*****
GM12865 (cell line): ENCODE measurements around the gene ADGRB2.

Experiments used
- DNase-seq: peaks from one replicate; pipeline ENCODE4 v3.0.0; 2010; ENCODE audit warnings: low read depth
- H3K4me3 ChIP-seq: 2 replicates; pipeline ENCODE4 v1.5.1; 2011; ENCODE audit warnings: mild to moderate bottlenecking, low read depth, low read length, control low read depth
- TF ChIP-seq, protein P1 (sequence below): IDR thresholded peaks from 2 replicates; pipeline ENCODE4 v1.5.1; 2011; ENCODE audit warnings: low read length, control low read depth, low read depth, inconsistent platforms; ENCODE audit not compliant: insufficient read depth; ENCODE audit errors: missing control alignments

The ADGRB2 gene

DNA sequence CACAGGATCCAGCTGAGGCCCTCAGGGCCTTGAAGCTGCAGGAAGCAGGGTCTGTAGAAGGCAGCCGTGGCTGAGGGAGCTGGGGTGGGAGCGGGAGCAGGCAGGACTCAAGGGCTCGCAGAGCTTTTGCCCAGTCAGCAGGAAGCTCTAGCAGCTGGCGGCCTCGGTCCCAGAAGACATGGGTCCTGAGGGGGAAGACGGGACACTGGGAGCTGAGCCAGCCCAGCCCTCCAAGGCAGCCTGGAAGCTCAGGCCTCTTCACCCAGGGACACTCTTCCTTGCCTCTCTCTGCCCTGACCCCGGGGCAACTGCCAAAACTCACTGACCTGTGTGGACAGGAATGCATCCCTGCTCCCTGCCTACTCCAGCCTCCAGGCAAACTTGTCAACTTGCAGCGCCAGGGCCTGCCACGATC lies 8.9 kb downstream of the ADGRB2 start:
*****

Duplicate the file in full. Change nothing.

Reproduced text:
GM12865 (cell line): ENCODE measurements around the gene ADGRB2.

Experiments used
- DNase-seq: peaks from one replicate; pipeline ENCODE4 v3.0.0; 2010; ENCODE audit warnings: low read depth
- H3K4me3 ChIP-seq: 2 replicates; pipeline ENCODE4 v1.5.1; 2011; ENCODE audit warnings: mild to moderate bottlenecking, low read depth, low read length, control low read depth
- TF ChIP-seq, protein P1 (sequence below): IDR thresholded peaks from 2 replicates; pipeline ENCODE4 v1.5.1; 2011; ENCODE audit warnings: low read length, control low read depth, low read depth, inconsistent platforms; ENCODE audit not compliant: insufficient read depth; ENCODE audit errors: missing control alignments

The ADGRB2 gene

DNA sequence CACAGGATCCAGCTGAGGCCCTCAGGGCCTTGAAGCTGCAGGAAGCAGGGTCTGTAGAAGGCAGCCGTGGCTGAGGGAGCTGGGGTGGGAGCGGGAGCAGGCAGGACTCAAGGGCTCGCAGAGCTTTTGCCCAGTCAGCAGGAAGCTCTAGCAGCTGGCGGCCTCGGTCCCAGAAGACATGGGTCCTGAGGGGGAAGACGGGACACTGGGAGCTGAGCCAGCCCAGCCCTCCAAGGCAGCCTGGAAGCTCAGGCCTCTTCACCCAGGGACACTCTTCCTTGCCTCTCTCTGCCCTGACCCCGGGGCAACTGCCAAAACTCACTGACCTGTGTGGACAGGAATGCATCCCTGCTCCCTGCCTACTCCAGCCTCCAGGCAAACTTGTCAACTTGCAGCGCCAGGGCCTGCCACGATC lies 8.9 kb downstream of the ADGRB2 start: